More social landlords and their tenants could soon be benefiting from renewable heating, helping them achieve warmer homes and lower bills, as changes to the domestic Renewable Heat Incentive make the scheme more accessible.
From Spring 2015 Registered Social Landlords will no longer be required to have a Green Deal Assessment in order to apply for the RHI scheme, the Department for Energy & Climate Change has announced today.
If social landlords already have Energy Performance Certificates for their properties, and these are less than two years old, they will be able to apply to the scheme without requiring a Green Deal Assessment.
Amber Rudd MP, Parliamentary Under Secretary of State for Climate Change
Latest statistics on fuel poverty show there are 2.28m fuel poor households in the UK, and 365,000 of them live in social housing. Fuel poverty can be exacerbated for some if they need to pay upfront for their heating, as is the case for many homes off the gas grid.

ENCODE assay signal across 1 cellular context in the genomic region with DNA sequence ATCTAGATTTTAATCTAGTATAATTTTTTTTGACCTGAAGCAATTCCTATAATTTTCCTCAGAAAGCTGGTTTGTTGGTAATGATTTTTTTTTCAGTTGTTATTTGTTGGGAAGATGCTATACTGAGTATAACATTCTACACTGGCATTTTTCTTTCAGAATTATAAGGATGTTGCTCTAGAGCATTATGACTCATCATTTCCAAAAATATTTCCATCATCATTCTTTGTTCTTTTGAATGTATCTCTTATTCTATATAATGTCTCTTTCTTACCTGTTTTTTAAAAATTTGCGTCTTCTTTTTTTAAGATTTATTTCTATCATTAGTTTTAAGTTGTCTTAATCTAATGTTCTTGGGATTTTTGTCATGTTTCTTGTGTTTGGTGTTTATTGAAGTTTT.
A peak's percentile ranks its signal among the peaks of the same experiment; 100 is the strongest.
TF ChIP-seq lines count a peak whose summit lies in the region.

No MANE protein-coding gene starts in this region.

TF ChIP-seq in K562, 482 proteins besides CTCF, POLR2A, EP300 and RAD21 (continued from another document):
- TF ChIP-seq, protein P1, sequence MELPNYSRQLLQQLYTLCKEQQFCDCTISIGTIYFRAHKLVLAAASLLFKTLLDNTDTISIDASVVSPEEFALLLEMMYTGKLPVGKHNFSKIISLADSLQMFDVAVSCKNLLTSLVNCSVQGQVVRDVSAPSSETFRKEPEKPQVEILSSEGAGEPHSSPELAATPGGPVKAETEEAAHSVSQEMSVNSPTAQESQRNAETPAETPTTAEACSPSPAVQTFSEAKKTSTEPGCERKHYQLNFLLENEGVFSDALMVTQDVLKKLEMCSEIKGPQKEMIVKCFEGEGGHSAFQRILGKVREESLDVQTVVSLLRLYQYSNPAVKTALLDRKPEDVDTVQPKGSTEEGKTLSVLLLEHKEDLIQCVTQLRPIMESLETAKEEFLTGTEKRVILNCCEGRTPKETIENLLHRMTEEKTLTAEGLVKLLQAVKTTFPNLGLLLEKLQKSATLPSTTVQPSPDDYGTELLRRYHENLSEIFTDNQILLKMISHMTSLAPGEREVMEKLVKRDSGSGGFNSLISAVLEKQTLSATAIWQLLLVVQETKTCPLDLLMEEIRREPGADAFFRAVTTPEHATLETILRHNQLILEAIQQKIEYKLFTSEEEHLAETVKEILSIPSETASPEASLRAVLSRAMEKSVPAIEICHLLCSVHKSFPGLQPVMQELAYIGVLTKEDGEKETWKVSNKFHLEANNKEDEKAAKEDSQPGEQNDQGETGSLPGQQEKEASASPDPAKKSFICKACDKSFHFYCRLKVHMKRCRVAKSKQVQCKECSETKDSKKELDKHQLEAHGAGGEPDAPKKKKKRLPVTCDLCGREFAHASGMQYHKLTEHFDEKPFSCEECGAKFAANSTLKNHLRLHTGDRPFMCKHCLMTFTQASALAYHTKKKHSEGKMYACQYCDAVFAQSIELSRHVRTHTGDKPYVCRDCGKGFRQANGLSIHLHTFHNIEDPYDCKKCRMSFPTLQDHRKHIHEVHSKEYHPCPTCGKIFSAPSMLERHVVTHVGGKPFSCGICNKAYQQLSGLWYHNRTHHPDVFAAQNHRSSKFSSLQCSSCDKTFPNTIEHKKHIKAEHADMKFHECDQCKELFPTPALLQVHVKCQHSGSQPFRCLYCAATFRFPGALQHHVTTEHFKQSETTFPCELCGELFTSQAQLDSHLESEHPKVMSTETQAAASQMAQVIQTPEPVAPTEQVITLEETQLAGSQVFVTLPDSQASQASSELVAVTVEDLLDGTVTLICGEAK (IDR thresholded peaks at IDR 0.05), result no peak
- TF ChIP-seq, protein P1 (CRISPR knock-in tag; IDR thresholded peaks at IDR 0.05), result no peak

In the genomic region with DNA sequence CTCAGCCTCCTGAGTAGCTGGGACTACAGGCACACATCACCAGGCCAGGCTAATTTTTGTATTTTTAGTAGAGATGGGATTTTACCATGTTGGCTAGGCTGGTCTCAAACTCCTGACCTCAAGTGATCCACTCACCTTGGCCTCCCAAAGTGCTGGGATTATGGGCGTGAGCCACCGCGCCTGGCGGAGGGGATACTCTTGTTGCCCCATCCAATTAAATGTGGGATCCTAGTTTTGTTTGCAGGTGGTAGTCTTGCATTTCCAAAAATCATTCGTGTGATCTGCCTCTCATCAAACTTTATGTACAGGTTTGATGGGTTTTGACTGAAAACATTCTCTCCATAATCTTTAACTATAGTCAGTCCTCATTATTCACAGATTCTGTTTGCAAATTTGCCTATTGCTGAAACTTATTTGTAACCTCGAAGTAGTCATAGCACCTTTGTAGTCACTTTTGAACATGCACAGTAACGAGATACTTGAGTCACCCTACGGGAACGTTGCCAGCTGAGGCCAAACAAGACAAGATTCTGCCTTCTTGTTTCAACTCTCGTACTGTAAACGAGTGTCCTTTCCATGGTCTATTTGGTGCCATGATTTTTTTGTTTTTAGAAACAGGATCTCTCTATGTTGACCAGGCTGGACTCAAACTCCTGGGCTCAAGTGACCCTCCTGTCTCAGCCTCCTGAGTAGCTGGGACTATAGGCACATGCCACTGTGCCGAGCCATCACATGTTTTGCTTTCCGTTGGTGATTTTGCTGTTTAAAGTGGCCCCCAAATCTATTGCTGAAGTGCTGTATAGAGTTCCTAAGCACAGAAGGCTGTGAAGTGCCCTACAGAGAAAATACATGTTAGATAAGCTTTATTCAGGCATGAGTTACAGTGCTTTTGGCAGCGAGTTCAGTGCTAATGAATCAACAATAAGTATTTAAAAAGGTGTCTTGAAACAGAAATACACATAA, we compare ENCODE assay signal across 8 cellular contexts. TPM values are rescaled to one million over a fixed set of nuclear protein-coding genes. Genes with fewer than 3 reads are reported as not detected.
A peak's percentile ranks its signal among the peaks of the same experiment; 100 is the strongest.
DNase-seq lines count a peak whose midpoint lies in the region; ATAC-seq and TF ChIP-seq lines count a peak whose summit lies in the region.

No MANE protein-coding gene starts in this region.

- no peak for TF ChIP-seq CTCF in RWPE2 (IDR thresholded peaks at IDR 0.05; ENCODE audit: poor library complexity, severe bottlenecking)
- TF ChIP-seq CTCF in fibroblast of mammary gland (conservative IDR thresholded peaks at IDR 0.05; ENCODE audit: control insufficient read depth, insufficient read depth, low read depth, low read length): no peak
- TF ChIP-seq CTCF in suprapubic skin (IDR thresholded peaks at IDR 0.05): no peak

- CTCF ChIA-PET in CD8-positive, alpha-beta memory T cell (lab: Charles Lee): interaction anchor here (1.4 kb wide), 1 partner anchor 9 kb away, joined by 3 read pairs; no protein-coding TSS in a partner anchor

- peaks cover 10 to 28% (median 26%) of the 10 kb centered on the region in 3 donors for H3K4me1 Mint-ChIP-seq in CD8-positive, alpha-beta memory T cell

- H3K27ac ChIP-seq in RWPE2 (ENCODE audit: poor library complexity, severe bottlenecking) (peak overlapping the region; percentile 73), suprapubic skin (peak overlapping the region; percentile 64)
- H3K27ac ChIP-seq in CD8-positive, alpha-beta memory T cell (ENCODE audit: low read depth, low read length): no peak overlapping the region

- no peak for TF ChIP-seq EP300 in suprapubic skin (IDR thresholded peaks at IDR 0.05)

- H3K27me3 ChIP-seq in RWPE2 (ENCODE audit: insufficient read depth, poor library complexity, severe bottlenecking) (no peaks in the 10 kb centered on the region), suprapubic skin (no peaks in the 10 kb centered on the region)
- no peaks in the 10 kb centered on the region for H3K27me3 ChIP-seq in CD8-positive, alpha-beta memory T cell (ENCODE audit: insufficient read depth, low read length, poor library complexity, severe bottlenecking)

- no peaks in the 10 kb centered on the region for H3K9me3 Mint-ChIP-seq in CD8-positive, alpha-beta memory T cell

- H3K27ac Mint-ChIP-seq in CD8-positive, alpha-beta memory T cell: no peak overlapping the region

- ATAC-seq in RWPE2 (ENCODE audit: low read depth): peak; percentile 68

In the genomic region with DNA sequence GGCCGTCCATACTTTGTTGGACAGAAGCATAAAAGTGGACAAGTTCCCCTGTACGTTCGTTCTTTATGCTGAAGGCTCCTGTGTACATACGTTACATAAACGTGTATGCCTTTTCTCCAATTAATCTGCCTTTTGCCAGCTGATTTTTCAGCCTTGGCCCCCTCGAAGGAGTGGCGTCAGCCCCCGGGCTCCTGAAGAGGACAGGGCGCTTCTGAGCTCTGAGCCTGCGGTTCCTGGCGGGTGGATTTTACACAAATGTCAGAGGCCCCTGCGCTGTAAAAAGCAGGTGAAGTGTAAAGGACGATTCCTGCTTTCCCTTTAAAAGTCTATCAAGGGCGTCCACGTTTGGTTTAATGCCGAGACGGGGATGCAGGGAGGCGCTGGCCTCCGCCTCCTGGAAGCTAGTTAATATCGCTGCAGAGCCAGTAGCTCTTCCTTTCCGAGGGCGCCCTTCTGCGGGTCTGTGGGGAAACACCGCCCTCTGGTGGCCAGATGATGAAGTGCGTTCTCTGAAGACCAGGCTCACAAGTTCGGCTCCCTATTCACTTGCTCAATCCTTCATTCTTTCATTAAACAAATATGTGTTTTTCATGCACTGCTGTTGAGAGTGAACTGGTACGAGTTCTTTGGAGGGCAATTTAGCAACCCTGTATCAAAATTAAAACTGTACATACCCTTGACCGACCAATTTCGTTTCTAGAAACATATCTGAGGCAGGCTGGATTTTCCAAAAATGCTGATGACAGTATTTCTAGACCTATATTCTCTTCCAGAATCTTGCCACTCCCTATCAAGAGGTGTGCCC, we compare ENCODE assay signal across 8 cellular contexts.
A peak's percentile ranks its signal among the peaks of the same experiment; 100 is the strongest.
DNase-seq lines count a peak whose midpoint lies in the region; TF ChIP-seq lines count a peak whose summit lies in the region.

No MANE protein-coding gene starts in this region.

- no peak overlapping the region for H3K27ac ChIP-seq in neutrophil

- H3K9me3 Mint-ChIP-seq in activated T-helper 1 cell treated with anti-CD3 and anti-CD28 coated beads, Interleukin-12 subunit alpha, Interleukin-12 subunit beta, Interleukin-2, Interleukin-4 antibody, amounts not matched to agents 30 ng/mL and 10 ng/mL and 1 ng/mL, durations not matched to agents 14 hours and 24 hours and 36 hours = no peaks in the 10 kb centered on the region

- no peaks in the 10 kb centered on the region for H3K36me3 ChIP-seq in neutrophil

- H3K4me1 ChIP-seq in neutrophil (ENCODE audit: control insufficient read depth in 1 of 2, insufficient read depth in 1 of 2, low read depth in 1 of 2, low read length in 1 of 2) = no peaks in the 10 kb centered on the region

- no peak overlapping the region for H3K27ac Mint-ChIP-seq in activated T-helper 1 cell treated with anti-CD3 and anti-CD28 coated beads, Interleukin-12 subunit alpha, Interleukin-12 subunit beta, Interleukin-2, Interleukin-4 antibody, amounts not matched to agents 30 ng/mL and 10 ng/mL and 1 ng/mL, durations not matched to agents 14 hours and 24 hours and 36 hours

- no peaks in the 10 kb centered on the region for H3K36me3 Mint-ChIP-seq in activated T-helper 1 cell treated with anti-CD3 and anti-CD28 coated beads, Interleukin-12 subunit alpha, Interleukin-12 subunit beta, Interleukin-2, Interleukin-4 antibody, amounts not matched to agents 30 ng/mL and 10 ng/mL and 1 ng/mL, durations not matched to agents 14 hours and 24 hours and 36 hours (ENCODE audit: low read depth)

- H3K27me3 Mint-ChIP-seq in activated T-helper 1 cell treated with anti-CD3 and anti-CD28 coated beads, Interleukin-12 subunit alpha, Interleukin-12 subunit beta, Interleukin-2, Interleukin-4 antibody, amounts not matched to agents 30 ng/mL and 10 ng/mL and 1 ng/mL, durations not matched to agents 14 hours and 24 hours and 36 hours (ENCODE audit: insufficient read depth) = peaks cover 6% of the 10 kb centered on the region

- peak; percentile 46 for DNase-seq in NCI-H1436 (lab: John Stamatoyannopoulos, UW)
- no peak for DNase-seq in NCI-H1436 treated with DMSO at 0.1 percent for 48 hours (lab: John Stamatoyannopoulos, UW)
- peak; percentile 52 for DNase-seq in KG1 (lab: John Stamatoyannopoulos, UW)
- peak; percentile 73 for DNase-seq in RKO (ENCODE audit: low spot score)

Andrew Burke, of the National Housing Federation
Ralph Retallack, energy efficiency project manager at Coastline Housing in West Cornwall
“Where we have installed air source heat pumps in our properties, the feedback from tenants has been very good. Those who were previously unable to afford oil to heat their homes say it has transformed their properties,” said Mr Retallack.
He explained that the upfront cost of oil is a problem for many, with a minimum order is 500 litres which costs from around £270 up to £370 depending on market fluctuations.
“Electricity is required to run the air source systems, but our tenants can budget weekly for heat and hot water which is preferable, and enables them to enjoy a comfortable living environment at an affordable price,” Mr Retallack continued.
“Our tenant customers have much warmer homes and lower bills – and Coastline receives the RHI payments to offset the cost of installation, so it works well for everyone.”
A further change to the domestic RHI scheme will see the list of eligible technologies expand to include cooker stoves from Spring 2015. These are biomass stoves with back boilers, mainly designed for space and hot water heating, but can also be used for cooking. As cooker stoves are biomass stoves, they will receive the biomass tariff of 12.2p/kWh.
This means the list of heating systems now eligible under the domestic RHI scheme includes: